Press
March 2003  
  Centreville author takes readers to Battle of Shiloh
When many in this region think of the Civil War, they conjure up images of battles in Manassas, Antietam, Fredericksburg, Chancellorsville or Gettysburg.
But instead of taking the beaten path, Centreville author Tim Johnston gives readers a different perspective in his book "The Boys from Kalamazoo."
First, the book is historical fiction. And, second, he shows the battle not as it was fought in Virginia or nearby, but in Tennessee.
Opening with the Battle of Shiloh, fought April 6-7, 1862, in western Tennessee, Johnston tells the story of James Lockett, the eldest son of a farming family in Kalamazoo, Mich.
Through flashback, Johnston describes how this boy on the verge of becoming a man came to fight in the ninth most costly (in terms of casualties) battle of the Civil War.
At the time, the battle's 23,741 casualties (13,047 Union and 10,694 Confederate) were more than all other previous American wars combined.
According to "The Atlas of the Civil War" by James M. McPherson, the battle was nearly a complete surprise attack on Union forces by Confederate Gen. Albert Sidney Johnston (no relation to Tim Johnston).
Gen. Ulysses Grant and the Union Army of West Tennessee were planning an invasion along the Tennessee River to seize the Memphis & Charleston Railroad, the Confederacy's only east-west all-weather supply route that linked the lower Mississippi valley to cities on the Confederacy's east coast.
On the first day of battle, the 40,000 Confederate troops seemed to be heading toward victory despite the death of Gen. Johnston.
But, as McPherson wrote, the Confederate Army was not able to break through a Union stronghold dubbed "The Hornet's Nest" where Union forces fought and held their ground for seven hours until reinforcements arrived on the second day, carrying the Union to victory.
A native of Michigan, Johnston said he was always interested in the Civil War. That interest grew when he visited the Shiloh battlegrounds and when he saw the "Hornet's Nest" for himself.
"I realized there were a lot of good stories to be told," Johnston said, noting that he was taken by the power of the battleground.
"The courage on both sides, it grabs you," he said. Through his words, Johnston attempts to capture how close to a complete surprise the battle was for Grant and how different the outcome of the war could have been had the Union lost the battle.
This is not the first novel Johnston has written, though it is the first he has published. He already has written a sequel to this book.
When he is not writing, Johnston works for Exxon Mobil and spends time with his wife, Wendy, and his 2-year-old twin daughters, Sophia and Rebecca.
Johnston said he took great pains to keep the novel historically accurate. Ironically, he said, the parts of the book that seem the most fantastic, such as the chase on a railroad handcart, are fact, not fiction.
To help readers with the historical background, Johnston includes a section at the back of the book to discuss its historical relevance and notes:
"While the Kalamazoo Sharpshooters are fictional (based loosely on units with fanciful names like the Coldwater Cadets, Jackson Grays and Michigan Hussars), Birge's Western Sharpshooters did exist and experienced much of what the Kalamazoo Sharpshooters experienced."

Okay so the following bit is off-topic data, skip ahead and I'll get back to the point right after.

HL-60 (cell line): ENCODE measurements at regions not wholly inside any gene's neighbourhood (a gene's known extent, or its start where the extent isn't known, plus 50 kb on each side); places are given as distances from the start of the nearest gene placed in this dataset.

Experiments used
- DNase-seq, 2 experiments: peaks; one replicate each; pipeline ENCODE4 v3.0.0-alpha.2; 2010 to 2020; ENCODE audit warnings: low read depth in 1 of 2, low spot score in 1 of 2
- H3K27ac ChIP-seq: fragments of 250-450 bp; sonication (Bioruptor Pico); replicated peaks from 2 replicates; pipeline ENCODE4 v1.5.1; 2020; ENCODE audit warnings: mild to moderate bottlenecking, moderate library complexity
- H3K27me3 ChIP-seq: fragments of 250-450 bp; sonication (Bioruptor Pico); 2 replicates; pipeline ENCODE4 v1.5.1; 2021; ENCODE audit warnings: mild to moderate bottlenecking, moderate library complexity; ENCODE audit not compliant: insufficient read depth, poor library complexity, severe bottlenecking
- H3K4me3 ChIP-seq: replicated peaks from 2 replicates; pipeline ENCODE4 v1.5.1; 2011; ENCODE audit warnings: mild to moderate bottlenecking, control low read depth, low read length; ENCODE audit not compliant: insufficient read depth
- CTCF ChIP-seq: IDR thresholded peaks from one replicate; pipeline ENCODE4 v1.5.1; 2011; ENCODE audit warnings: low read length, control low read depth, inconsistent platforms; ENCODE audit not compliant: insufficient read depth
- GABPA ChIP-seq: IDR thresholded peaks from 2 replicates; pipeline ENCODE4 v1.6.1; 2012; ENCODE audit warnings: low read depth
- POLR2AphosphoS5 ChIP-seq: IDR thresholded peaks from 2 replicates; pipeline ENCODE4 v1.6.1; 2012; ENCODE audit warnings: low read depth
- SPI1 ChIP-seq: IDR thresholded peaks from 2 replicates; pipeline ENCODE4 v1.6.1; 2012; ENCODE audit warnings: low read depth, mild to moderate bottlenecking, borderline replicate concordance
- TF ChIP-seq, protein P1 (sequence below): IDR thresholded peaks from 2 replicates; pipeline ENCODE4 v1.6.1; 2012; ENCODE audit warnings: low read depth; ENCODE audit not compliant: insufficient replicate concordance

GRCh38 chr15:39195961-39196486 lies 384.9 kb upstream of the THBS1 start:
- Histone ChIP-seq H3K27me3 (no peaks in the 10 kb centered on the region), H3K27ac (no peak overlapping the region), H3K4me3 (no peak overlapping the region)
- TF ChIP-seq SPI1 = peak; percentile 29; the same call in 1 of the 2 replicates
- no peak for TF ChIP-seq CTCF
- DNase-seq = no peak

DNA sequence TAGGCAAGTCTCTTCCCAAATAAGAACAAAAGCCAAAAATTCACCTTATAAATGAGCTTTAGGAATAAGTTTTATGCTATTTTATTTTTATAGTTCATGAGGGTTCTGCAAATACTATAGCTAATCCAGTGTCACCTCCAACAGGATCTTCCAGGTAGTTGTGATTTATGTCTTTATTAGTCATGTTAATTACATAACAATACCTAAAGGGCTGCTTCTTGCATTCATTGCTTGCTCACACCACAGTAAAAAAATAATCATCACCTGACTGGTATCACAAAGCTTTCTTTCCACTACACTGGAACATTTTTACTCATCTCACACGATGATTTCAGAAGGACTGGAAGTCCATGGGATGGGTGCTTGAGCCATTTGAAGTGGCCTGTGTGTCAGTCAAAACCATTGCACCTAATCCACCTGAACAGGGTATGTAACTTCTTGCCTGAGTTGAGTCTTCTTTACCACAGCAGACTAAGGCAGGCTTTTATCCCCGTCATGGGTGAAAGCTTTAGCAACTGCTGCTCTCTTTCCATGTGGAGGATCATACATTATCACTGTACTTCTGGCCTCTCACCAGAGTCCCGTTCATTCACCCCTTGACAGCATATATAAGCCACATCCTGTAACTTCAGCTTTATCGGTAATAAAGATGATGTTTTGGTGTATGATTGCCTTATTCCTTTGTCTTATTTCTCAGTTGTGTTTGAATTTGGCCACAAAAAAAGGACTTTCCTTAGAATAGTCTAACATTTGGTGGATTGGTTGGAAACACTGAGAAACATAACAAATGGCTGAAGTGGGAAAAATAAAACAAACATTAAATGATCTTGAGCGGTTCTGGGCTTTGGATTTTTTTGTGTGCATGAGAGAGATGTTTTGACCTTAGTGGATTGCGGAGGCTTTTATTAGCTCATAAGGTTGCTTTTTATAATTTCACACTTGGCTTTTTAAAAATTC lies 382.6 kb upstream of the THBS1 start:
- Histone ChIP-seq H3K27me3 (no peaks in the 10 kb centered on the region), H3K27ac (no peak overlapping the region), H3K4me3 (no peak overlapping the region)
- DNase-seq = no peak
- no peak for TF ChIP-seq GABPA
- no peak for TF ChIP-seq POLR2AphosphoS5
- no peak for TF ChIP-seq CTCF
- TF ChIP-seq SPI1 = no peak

The novel is available at area Barnes & Noble and can be ordered from most other book stores and from Amazon.com.
A book signing is set for Saturday, March 8, from noon to 2 p.m. at Barnes & Noble, 8117 Sudley Road in Manassas. For more information, call 703-393-0910.
by Jennifer Cooper
Original URL: http://www.zwire.com/site/news.cfm?newsid=7283199&BRD=2553&PAG=461&dept_id=507593&rfi=8

January 2003  
  Civil War novel rings true
T. J. Johnston's new Civil War novel, The Boys From Kalamazoo, (Burd Street Press, Beidel Printing House, Inc., 63 W. Burd Street, Shippensburg, PA 17257-0152; $29.95), proves the old adage, "Don't choose a book by its cover."
This Civil War story is much better than its Nancy Drew-like cover implies. Johnston follows the fortunes of four young men from Kalamazoo County who respond to the call by Congressman Charles Vincent to form a company to be called the Kalamazoo Sharpshooters.
After receiving perfunctory military training, the company is shipped to St. Louis, where it joins a force assigned to search out and destroy Confederate guerilla fighters. The company stains its reputation when it breaks down and runs in its first encounter with the enemy. The unit moves on to take part in the siege of Fort Donelson and later takes heavy casualties in Grant's defeat at Shiloh.
The fictitious Sharpshooters' roles are combined with the experiences of the real Western Sharpshooters. Johnston has fashioned a story that Civil War buffs and re-enactors will relish. The author, who lives in Centerville, Va., is already at work on the second novel in this promising series; one that will eventually resemble Sharpe's wartime adventures on PBS's Masterpiece Theater.
by John Messer
Original URL: http://www.mlive.com/entertainment/grpress/index.ssf?/xml/story.ssf/html_standard.xsl?/base/features-0/104273379351661.xml

January 2003  
  The Fiction Shelf
Set in 1862 during the American Civil War, The Boys from Kalamazoo by t. J. Johnston is a fictional account of the famous Kalamazoo Sharpshooters. Lending a vibrant freshness to a yesteryear world of American history peopled with the heroes, villains, ordinary soldiers, and citizenry who fought and died in the toils and turmoils of a bloody civil war, The Boys From Kalamazoo is entertaining, thoughtful, thought-provoking, and quite vivid in its portrayal of a war-torn America.
Original URL:
http://www.midwestbookreview.com/ibw/feb_03.htm#fiction
   
 
Home   Books   About the Author
Order
  Press  Events   Links